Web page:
I scanned the papers and news aggregators this morning and didn't find anything that inspired a post. I then took a trip over to The American Conservative magazine and found On the Offense. Andrew J. Bacevich, professor of history and international relations at Boston University, explains how the current foreign policy fiasco came to be and who is responsible.
Step by bloody step the Iraq War moves toward its denouement. Having set this tragedy in motion, the United States today finds itself consigned to the role of bystander, the world’s only superpower having long since lost control of events. As things unravel, the president—the most powerful man in the world—is demonstrably powerless to affect the outcome. Meanwhile, American soldiers fight on, even as it becomes increasingly apparent that the Army only recently thought all but invincible will not win this war.Yes, Iraq is out of control, ten more US soldiers died there yesterday, and all the administration can do is "stay the course".
For the Bush White House, September 2006 will be remembered as the month when the roof caved in. Bad news came in successive waves: the Marine intelligence report declaring Iraq’s critical Anbar Province all but lost; the failure of an all-out effort to win “the Battle of Baghdad”; the warnings from senior military officers that the Army, its readiness in free-fall, is nearing the end of its rope; opinion polls showing that a large majority of Iraqis simply want the Americans out of their country; above all, the leak of the classified National Intelligence Estimate (NIE) declaring, “the Iraq jihad is shaping a new generation of terror leaders and operatives.” In response to all of this, the administration has had little to offer other than to repeat President Bush’s conviction that “the only way to protect this country is to stay on the offense.”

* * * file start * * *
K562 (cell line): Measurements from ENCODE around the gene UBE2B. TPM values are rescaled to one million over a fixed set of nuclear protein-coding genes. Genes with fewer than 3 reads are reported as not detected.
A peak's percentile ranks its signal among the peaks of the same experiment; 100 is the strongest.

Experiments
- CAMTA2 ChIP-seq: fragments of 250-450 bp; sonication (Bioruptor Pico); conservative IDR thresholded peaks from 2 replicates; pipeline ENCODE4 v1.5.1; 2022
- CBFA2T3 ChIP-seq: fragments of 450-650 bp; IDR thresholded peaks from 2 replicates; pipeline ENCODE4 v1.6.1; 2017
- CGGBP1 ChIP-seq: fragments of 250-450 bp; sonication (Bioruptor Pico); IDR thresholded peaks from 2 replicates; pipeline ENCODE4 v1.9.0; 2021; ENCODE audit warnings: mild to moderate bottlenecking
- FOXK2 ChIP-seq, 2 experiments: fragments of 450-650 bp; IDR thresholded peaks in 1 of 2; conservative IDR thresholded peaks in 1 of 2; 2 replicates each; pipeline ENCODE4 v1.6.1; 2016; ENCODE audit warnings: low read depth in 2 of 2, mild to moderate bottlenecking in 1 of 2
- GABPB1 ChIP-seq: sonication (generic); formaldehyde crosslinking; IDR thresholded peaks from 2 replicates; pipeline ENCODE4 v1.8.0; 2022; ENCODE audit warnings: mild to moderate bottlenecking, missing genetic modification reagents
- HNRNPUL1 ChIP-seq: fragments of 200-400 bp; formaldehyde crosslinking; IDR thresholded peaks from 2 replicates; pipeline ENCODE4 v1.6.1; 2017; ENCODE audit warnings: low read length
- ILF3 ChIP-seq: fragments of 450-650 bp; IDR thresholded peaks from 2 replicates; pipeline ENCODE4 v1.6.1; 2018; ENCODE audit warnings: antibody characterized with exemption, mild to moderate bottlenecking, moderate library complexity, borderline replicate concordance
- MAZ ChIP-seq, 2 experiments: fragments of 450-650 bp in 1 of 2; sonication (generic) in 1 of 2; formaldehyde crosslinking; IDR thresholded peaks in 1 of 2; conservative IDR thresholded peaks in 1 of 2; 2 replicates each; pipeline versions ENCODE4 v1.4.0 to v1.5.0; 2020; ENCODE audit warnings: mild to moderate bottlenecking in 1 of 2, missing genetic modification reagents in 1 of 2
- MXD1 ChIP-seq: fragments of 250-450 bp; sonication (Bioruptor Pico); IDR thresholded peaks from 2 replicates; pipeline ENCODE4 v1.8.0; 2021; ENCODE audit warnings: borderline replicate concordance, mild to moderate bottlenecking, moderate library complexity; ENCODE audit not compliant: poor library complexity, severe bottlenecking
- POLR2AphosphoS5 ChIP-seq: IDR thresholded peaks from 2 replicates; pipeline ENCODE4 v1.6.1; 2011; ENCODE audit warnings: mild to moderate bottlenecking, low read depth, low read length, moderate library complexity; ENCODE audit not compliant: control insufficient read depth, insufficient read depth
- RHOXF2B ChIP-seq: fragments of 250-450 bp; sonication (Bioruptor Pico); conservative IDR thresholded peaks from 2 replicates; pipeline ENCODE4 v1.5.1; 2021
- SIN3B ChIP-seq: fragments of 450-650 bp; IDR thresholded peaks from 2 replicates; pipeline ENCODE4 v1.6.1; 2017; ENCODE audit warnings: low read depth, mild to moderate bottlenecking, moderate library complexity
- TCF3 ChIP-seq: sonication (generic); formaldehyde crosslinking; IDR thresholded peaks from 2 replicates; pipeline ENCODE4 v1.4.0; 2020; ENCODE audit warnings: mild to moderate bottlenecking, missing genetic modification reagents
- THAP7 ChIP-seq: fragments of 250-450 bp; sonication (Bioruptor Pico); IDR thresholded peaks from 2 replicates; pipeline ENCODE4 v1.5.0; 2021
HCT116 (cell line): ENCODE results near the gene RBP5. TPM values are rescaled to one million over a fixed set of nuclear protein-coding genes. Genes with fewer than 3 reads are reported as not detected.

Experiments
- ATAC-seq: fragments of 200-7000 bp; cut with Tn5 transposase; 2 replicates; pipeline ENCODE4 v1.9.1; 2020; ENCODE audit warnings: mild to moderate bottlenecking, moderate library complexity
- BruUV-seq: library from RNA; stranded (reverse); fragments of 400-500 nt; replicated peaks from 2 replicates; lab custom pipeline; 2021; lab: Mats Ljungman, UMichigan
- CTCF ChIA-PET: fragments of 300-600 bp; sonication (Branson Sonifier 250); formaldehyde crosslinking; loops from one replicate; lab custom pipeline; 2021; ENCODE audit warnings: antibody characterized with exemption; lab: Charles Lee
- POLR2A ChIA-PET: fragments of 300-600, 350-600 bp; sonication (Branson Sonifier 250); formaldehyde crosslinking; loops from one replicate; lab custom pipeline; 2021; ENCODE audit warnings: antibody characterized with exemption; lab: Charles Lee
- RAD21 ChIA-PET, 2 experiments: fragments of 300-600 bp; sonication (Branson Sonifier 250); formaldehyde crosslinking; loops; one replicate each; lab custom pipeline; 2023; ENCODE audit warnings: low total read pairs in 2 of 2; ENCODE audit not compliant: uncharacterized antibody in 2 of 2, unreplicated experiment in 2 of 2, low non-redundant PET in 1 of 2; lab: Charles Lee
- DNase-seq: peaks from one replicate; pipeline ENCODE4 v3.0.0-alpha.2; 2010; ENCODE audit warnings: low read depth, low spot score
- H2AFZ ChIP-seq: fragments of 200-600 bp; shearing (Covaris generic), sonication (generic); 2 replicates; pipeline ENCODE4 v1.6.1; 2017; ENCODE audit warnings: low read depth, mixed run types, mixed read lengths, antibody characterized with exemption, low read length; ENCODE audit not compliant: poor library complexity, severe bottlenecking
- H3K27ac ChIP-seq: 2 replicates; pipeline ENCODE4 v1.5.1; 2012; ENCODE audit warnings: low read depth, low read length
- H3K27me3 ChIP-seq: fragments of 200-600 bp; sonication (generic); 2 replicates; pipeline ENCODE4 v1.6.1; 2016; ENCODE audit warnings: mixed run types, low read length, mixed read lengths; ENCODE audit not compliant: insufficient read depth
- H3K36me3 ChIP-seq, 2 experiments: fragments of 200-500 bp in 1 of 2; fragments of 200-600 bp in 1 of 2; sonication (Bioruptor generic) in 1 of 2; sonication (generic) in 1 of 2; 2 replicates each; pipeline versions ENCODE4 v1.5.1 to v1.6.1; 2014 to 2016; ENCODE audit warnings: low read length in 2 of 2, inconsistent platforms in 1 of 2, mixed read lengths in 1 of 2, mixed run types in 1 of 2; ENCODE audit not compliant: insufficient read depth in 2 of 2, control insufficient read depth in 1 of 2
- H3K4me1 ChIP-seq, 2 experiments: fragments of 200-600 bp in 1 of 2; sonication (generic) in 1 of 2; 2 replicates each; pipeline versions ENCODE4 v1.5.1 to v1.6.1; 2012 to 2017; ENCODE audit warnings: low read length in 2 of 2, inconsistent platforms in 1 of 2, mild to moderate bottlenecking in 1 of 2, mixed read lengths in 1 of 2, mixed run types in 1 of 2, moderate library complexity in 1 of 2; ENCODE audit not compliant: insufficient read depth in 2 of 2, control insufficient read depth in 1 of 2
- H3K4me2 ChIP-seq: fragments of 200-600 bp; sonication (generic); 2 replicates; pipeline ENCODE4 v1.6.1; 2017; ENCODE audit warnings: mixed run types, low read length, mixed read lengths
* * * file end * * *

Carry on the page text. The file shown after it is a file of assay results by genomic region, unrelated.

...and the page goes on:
Although not especially adept at using the English language, the president manages in this short sentence to capture the fundamental error of judgment that has mired his administration in a crisis from which it cannot extricate itself.